Not all planes are made like the Gulfstreams or choppers though. And you'll have to excuse any confusion between our terms, being as you're one side of the pond and I'm the other. Not everything means quite the same...

    The MLG of all planes are steel. Not just the big'uns. 300M, D6AC, Hy-Tuff or Carpenter Custom 465.
    The slat control gears themselves? Or the slat stanchions/tracks/pistons?
    Compressor discs, blades, blisks and blings are usually Ti alloys these days yes, but chopper rotors aren't. And most of the jet engine parts in Ti are in development to become SiC fibre reinforced Ti-alloy composites.
    Bellcranks are Ti on the Gulfstream, too? I shall remember that ;-)
    For reference, missiles are *always* steel bodies. You can't make a thin-walled tube take a 40g hard turn at Mach 3+ if it's anything but.

    How many boat parts made of stainless steel have you seen? There aren't that many I can think of and all of those aren't really stainless steels - they're what get referred to as corrosion resistant alloys. If it doesn't contain 18% chromium, you're kidding yourself that it's stainless steel. The problem with salt water as a corrosion medium for steels is the chloride ion. While chromium-bearing steels are very resistant to oxidising media, they fair not so well in reducing media, of which the chloride ion numbers. Having said that, titanium is also attacked by Cl-. That's why proper stainless steels have over 8% nickel in them too, and preferably some nitrogen and molybdenum.

    I'll refer you to one of the framebuilders around here who makes no secret of his preference for Ti, and I can see his point. When it comes to environmental resistance per unit cost, despite the shocking rise in commodity prices, Ti still delivers most.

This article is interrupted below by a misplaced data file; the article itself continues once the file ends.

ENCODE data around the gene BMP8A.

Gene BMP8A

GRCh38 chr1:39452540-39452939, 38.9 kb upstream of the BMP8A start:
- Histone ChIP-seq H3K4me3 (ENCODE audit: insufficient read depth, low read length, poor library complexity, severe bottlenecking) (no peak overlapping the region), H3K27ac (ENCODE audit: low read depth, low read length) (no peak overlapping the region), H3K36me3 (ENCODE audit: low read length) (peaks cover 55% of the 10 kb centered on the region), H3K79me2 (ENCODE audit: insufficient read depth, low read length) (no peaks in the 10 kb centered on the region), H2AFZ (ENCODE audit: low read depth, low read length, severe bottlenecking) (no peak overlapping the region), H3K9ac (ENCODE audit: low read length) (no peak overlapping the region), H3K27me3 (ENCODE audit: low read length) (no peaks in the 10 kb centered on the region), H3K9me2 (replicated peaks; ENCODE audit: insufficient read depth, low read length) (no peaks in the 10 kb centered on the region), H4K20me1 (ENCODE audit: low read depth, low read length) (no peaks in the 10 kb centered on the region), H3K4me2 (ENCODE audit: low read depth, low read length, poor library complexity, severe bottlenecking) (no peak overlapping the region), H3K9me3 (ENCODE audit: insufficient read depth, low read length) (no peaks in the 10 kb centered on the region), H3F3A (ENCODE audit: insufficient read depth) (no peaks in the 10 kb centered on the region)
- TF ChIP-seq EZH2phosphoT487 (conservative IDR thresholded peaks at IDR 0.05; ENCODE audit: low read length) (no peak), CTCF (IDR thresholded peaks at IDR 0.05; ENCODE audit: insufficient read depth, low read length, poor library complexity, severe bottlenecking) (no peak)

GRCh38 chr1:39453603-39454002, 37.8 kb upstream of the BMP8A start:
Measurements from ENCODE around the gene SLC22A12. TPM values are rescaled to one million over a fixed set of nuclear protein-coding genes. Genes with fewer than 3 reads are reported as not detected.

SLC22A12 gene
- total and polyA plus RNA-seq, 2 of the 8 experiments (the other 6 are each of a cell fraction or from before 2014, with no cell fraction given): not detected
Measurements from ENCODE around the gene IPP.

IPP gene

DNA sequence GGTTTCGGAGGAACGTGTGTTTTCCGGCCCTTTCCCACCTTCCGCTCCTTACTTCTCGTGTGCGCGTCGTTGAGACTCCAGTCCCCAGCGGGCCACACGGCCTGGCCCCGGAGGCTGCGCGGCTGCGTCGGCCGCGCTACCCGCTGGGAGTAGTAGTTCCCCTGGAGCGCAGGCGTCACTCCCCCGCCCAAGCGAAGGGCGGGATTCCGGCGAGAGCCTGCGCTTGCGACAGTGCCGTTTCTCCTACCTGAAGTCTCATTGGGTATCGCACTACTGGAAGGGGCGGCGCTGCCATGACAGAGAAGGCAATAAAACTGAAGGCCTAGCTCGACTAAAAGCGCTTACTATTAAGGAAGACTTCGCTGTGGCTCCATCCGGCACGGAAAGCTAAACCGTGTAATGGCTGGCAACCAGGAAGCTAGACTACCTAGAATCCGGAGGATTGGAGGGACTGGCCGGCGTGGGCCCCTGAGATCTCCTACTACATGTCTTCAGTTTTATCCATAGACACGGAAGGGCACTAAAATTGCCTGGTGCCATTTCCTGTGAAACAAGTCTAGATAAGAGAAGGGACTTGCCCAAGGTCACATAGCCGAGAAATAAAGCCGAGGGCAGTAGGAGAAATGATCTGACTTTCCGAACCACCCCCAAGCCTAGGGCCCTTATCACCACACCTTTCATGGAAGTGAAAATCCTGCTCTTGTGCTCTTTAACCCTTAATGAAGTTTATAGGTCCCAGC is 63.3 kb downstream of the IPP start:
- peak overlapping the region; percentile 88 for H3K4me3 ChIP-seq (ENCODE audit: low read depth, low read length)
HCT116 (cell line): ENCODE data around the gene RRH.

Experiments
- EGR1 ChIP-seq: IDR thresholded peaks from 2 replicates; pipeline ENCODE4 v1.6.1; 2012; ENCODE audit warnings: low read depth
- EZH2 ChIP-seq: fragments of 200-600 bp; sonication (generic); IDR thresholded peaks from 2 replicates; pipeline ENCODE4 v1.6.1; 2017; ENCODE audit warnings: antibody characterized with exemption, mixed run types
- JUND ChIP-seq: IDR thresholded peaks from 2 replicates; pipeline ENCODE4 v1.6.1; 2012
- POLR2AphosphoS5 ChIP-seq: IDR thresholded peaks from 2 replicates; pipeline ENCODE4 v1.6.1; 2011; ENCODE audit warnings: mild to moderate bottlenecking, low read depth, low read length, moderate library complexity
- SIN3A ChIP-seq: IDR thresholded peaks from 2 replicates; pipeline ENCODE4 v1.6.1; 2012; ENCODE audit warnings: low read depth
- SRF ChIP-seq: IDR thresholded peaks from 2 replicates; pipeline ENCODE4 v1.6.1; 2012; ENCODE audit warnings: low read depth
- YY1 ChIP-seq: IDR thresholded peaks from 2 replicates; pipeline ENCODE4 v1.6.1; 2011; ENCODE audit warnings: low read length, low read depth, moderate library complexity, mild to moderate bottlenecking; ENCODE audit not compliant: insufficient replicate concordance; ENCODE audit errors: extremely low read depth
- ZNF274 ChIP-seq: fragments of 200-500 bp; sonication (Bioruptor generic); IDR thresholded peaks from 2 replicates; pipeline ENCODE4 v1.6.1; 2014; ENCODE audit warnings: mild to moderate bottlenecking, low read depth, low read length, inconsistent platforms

It even performs just over half as well as steel in mechanical tests. If money were no object, then I can recommend only one material. I could even design it for you, right down to the heat-treatment procedure and precipitation sequence. It would be steel.

    But you'd have to be very rich.
    "While my father fought for you, I learnt. While my father glorified your petty administration, I learnt. While he longed every day for our line, Adunís line, to be restored, I learnt. He sent me away to bring the Dark Templar back when the time was right!
    "And you tell me that I cannot do this? That I cannot feel the weight of the universe?
    "Damn you, Tellan! Aldaris killed my father!"

  23. #23
    eternalvoyage
    Join Date
    Feb 2007
    Posts
    2,418
    Mentioned
    0 Post(s)
    Tagged
    0 Thread(s)
    Quote Originally Posted by cujet View Post
    ... It does not need paint or corrosion protection of any type, it is strong, very resistant to fatigue failure, light, weldable, repairable, machinable, commonly available, it looks good when polished and remains polished nearly forever. It is as close to a lifetime bicycle frame material as I have ever seen. Remember that stainless does corrode. One look at any boat in salt water will prove that point.

    My Ti seat post will never get stuck in my Ti frame, ever. Nor will the bottom bracket threads corrode, ever.
    Titanium is an excellent material; but I am not at all convinced that it trumps some of the finer steels.

    Many cyclists do not have to deal with much salt at all; it varies, but many just don't have that problem to deal with, in reality.

    There are ways of protecting steel.

    Stainless steels differ widely. Some of them are much more corrosion resistant than others.

    Titanium can and does fuse with some other materials.

    Its fatigue life in some tests is unexceptional.

    *****
    "...Remember that stainless does corrode. One look at any boat in salt water will prove that point."

    This seems like one of those hypothetical examples that are not closely related to bike frames in the real world. How many bike frames sit in salt water like a boat? (What about the chain, bottom bracket, bearings, cogs, etc.?)